When I see a blog post or a question or answer on a forum that seems to suggest that ‘VBA is something extra and not really part of proper Excel (really)’ I go bananas!

That’s simply ‘arse about face’, as we say here. (Non-Brits, you have now learned a new expression that might come useful. It means ‘the wrong way round’. Going bananas means going crazy, like the Incredible Hulk).

Excel is a collection of objects that’s rendered in a grid-like visual form. Some of the functionality of Excel can be invoked via the Ribbon choices. Much more (perhaps 100 times more!) can only be accessed programatically. (See my short video on making a sheet invisible, or updating a database with spreadsheet data).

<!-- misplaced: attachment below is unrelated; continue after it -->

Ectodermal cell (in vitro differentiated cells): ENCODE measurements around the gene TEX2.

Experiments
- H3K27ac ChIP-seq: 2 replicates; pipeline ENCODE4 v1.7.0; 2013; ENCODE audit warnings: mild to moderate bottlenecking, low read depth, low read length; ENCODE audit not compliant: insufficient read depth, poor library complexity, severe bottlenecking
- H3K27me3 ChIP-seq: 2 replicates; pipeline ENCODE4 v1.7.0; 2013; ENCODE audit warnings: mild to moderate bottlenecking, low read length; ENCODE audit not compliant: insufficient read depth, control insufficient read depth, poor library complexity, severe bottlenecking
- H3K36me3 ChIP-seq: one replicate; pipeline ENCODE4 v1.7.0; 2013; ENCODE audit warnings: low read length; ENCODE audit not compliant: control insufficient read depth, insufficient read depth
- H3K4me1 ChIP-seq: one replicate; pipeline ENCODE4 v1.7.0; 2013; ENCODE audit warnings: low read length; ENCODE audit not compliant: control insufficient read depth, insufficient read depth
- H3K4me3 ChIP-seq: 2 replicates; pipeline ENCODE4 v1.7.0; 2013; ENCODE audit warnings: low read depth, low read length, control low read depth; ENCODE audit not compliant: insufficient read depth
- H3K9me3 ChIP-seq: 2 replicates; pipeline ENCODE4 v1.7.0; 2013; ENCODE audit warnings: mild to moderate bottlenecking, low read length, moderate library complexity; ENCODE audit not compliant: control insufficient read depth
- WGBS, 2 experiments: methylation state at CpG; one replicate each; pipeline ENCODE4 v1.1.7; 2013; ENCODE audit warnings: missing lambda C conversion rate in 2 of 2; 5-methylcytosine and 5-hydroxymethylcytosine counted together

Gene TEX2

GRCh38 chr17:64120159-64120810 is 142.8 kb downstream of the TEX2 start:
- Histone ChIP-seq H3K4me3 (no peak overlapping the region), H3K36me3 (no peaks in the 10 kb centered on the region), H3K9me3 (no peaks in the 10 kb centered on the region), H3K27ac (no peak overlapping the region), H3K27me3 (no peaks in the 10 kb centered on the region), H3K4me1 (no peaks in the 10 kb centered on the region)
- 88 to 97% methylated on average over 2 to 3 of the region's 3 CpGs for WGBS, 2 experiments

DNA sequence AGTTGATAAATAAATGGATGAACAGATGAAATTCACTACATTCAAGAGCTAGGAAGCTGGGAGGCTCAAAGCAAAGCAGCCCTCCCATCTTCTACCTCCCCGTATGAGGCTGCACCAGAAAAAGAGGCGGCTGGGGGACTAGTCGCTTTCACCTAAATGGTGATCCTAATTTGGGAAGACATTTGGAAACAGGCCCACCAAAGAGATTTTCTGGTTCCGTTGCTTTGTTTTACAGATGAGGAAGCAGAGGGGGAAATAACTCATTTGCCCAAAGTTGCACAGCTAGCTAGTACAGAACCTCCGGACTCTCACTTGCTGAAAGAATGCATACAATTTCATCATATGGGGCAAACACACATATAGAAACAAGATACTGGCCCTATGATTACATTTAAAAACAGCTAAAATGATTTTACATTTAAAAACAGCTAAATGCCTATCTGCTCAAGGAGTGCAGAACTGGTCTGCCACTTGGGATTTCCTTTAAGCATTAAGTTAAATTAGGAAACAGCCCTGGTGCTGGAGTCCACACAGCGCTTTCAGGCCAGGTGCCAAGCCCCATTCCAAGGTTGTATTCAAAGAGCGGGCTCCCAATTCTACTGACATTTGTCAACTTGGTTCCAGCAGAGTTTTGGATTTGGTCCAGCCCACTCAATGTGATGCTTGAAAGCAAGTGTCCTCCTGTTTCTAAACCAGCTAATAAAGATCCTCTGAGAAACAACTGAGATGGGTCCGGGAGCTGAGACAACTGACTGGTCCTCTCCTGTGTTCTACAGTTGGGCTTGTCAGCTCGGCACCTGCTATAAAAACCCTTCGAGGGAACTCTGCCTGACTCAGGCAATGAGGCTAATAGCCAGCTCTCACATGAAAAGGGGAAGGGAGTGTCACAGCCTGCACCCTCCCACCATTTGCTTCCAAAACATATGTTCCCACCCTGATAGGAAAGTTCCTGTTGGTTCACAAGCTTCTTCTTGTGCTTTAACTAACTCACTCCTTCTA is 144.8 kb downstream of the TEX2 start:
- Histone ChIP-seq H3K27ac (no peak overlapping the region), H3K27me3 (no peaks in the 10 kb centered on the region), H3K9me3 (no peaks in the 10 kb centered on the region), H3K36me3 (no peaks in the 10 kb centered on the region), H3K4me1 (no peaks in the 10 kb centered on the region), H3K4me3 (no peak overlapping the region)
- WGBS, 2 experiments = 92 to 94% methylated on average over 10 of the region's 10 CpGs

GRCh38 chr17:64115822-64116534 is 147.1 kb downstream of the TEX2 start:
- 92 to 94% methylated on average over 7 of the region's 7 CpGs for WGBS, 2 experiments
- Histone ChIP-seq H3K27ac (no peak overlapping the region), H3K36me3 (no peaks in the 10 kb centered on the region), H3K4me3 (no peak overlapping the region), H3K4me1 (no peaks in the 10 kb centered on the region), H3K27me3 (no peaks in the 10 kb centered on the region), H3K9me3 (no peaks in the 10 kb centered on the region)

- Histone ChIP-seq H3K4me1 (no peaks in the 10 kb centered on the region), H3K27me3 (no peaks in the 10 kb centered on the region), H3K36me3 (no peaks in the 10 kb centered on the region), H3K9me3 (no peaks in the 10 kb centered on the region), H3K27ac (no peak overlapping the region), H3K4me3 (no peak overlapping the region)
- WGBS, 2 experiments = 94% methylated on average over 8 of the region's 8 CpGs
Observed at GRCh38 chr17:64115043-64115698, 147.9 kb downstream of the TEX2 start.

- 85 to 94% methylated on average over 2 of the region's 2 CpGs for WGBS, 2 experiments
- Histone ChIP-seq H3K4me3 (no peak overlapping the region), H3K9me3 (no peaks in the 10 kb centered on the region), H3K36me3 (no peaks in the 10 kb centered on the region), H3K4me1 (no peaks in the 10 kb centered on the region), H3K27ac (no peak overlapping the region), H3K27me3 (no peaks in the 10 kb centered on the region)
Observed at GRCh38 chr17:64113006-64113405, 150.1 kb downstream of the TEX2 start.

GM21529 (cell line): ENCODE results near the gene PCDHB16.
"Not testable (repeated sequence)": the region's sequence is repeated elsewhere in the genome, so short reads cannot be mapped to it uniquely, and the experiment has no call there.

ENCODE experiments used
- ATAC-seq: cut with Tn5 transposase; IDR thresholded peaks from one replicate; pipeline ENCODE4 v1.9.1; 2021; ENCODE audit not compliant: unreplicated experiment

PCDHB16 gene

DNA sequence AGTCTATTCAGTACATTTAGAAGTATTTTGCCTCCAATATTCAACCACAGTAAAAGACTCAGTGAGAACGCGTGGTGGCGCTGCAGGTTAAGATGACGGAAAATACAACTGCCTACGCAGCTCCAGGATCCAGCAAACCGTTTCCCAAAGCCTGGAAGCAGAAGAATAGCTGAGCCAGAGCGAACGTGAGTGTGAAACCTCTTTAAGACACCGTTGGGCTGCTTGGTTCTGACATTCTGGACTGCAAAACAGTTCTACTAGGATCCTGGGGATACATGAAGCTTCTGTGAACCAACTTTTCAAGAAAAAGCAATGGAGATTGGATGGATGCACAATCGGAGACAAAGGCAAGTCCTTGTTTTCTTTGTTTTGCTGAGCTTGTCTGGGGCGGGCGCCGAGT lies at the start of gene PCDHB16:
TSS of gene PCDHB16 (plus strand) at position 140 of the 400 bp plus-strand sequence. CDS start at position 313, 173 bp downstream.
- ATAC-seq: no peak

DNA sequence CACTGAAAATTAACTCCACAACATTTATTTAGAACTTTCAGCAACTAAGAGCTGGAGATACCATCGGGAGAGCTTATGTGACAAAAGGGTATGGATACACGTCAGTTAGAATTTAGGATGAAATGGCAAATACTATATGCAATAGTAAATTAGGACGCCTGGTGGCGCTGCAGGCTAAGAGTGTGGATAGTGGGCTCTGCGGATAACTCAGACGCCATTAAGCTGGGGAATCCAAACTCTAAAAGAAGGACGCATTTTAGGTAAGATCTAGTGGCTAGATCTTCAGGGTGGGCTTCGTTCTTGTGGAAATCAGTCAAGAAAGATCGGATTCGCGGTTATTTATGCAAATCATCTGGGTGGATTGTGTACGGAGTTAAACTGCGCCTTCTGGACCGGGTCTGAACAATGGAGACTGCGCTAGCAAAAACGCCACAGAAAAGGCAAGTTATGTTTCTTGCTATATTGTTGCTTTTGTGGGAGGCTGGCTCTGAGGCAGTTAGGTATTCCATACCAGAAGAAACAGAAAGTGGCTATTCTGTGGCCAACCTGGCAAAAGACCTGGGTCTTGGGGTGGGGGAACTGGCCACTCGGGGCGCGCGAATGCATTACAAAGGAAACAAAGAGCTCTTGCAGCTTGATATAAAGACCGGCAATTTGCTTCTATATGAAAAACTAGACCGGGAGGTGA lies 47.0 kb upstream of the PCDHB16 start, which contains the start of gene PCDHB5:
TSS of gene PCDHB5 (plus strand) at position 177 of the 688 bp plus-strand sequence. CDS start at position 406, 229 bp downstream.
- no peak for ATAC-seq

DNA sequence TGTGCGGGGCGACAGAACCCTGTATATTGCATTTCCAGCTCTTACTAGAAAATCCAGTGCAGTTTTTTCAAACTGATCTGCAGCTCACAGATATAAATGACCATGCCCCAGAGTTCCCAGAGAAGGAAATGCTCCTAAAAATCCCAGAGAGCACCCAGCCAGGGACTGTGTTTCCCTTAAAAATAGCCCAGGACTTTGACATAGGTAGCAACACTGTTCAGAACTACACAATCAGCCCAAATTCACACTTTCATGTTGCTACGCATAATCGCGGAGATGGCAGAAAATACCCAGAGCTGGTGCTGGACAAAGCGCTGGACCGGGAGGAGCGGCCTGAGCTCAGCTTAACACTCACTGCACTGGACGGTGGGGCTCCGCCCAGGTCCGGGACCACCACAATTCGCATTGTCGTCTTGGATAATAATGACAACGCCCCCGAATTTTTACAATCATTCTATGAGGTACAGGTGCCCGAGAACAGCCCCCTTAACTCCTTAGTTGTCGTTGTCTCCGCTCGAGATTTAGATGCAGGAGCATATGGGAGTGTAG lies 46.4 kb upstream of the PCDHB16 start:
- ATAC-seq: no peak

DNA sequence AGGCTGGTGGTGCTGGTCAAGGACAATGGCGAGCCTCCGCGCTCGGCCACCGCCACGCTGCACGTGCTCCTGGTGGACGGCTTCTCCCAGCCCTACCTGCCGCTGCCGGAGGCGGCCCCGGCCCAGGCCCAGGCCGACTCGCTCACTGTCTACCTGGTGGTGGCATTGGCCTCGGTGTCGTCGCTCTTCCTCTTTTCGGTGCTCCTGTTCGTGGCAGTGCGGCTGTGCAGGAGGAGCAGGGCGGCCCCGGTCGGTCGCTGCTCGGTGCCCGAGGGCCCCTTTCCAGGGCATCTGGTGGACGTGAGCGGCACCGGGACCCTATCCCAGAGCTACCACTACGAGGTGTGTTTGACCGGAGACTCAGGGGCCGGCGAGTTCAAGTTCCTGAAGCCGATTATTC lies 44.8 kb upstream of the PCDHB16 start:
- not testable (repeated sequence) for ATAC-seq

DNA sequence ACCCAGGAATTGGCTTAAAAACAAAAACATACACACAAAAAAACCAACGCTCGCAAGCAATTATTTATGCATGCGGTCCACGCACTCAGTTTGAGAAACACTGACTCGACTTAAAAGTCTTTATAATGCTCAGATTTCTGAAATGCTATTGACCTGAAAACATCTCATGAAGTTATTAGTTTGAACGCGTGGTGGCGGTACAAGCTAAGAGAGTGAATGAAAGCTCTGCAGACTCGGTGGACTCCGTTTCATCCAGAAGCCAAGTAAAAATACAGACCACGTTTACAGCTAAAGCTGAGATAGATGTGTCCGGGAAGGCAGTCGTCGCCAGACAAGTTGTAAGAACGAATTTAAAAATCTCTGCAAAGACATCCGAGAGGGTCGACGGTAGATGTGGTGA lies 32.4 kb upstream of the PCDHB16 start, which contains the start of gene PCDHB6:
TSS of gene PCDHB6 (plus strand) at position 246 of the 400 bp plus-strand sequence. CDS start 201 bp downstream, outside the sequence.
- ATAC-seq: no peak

The Excel objects can be programatically manipulated by many programming languages. VBA is just one of them. The advantage of VBA is that it is built into Excel, and has built-in helpful guidance in Excel called Intellisense. It is also easy to learn as it’s based on BASIC. (Beginners All-Purpose Symbolic Instruction Code).

An intermediate user (though perhaps not a beginner) will need to understand that ‘Excel is a collection of objects’ if they want to get access to the full power of Excel.

When I hear anyone refer to VBA as an additional (often meaning … unnecessary?) feature of Excel I think the missing link is an understanding of what Excel is – a collection of objects where only 1% is usable/accessible if working manually. VBA (or other programming languages like Python, .NET etc) are the means of gaining access to the whole of Excel.

To put it another way, if you’re determined to avoid programming (with VBA or any other) then you’re happy to limit yourself to 1% of Excel.

Perhaps it’s a desire to avoid having to think logically; because programming is logic. But, no one can really use Excel (or indeed participate in what Excel is used for) without having to think logically. So why the resistance?

Hiran de Silva

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